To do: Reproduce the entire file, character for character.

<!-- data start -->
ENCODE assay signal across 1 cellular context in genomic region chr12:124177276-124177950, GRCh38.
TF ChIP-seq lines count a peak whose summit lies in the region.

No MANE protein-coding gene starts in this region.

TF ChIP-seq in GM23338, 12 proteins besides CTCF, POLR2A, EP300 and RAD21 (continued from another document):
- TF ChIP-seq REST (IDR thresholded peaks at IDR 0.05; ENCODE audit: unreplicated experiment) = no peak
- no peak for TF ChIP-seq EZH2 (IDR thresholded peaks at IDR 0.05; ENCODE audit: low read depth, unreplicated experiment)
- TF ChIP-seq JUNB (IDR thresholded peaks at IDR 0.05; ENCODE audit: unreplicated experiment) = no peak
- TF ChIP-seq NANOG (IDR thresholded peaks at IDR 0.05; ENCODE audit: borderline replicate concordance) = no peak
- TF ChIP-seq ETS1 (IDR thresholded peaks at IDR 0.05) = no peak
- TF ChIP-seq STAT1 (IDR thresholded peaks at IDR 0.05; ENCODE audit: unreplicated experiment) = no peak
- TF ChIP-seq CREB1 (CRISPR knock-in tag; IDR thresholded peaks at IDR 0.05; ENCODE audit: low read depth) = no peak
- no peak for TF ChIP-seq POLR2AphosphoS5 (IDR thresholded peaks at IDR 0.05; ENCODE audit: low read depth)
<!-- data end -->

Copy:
ENCODE assay signal across 1 cellular context in genomic region chr12:124177276-124177950, GRCh38.
TF ChIP-seq lines count a peak whose summit lies in the region.

No MANE protein-coding gene starts in this region.

TF ChIP-seq in GM23338, 12 proteins besides CTCF, POLR2A, EP300 and RAD21 (continued from another document):
- TF ChIP-seq REST (IDR thresholded peaks at IDR 0.05; ENCODE audit: unreplicated experiment) = no peak
- no peak for TF ChIP-seq EZH2 (IDR thresholded peaks at IDR 0.05; ENCODE audit: low read depth, unreplicated experiment)
- TF ChIP-seq JUNB (IDR thresholded peaks at IDR 0.05; ENCODE audit: unreplicated experiment) = no peak
- TF ChIP-seq NANOG (IDR thresholded peaks at IDR 0.05; ENCODE audit: borderline replicate concordance) = no peak
- TF ChIP-seq ETS1 (IDR thresholded peaks at IDR 0.05) = no peak
- TF ChIP-seq STAT1 (IDR thresholded peaks at IDR 0.05; ENCODE audit: unreplicated experiment) = no peak
- TF ChIP-seq CREB1 (CRISPR knock-in tag; IDR thresholded peaks at IDR 0.05; ENCODE audit: low read depth) = no peak
- no peak for TF ChIP-seq POLR2AphosphoS5 (IDR thresholded peaks at IDR 0.05; ENCODE audit: low read depth)